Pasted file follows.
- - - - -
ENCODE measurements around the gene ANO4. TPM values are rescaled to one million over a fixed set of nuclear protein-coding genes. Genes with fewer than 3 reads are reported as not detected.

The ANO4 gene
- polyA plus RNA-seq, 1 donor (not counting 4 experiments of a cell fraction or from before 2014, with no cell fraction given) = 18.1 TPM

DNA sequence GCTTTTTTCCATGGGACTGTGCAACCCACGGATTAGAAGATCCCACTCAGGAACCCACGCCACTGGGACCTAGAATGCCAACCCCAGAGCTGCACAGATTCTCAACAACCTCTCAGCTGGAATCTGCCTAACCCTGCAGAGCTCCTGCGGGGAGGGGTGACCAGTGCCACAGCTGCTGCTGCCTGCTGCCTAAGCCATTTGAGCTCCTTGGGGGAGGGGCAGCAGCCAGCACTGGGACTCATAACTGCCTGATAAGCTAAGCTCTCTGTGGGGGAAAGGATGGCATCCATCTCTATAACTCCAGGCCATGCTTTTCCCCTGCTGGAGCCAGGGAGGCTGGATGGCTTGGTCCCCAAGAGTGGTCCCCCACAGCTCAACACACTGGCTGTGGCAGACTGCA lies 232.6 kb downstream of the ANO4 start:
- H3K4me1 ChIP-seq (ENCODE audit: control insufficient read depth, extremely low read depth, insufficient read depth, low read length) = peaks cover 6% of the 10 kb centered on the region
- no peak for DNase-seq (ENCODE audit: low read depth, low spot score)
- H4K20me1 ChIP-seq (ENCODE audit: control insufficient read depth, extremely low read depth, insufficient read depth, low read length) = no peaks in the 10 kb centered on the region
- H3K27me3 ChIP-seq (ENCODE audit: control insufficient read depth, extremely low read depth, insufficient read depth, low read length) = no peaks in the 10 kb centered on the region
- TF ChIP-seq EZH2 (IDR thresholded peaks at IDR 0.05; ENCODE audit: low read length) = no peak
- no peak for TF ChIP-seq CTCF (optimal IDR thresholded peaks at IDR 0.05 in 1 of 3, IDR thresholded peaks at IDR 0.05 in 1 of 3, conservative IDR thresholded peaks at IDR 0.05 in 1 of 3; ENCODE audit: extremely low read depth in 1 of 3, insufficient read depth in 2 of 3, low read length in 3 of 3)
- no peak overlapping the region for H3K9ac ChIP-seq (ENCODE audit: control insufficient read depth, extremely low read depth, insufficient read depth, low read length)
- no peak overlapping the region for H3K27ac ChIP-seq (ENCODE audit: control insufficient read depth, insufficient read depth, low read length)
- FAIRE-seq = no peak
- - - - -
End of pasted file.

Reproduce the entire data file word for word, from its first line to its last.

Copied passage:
ENCODE measurements around the gene ANO4. TPM values are rescaled to one million over a fixed set of nuclear protein-coding genes. Genes with fewer than 3 reads are reported as not detected.

The ANO4 gene
- polyA plus RNA-seq, 1 donor (not counting 4 experiments of a cell fraction or from before 2014, with no cell fraction given) = 18.1 TPM

DNA sequence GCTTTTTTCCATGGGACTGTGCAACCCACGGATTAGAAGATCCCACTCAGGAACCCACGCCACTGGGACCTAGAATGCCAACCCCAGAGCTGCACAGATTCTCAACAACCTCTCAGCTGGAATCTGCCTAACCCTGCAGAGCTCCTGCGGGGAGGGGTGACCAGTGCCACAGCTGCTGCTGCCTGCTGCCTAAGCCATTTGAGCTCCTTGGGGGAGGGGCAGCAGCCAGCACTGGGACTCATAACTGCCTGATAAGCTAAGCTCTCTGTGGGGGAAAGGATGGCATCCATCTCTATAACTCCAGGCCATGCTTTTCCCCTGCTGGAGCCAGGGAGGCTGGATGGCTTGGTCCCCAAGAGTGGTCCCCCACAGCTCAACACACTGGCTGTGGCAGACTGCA lies 232.6 kb downstream of the ANO4 start:
- H3K4me1 ChIP-seq (ENCODE audit: control insufficient read depth, extremely low read depth, insufficient read depth, low read length) = peaks cover 6% of the 10 kb centered on the region
- no peak for DNase-seq (ENCODE audit: low read depth, low spot score)
- H4K20me1 ChIP-seq (ENCODE audit: control insufficient read depth, extremely low read depth, insufficient read depth, low read length) = no peaks in the 10 kb centered on the region
- H3K27me3 ChIP-seq (ENCODE audit: control insufficient read depth, extremely low read depth, insufficient read depth, low read length) = no peaks in the 10 kb centered on the region
- TF ChIP-seq EZH2 (IDR thresholded peaks at IDR 0.05; ENCODE audit: low read length) = no peak
- no peak for TF ChIP-seq CTCF (optimal IDR thresholded peaks at IDR 0.05 in 1 of 3, IDR thresholded peaks at IDR 0.05 in 1 of 3, conservative IDR thresholded peaks at IDR 0.05 in 1 of 3; ENCODE audit: extremely low read depth in 1 of 3, insufficient read depth in 2 of 3, low read length in 3 of 3)
- no peak overlapping the region for H3K9ac ChIP-seq (ENCODE audit: control insufficient read depth, extremely low read depth, insufficient read depth, low read length)
- no peak overlapping the region for H3K27ac ChIP-seq (ENCODE audit: control insufficient read depth, insufficient read depth, low read length)
- FAIRE-seq = no peak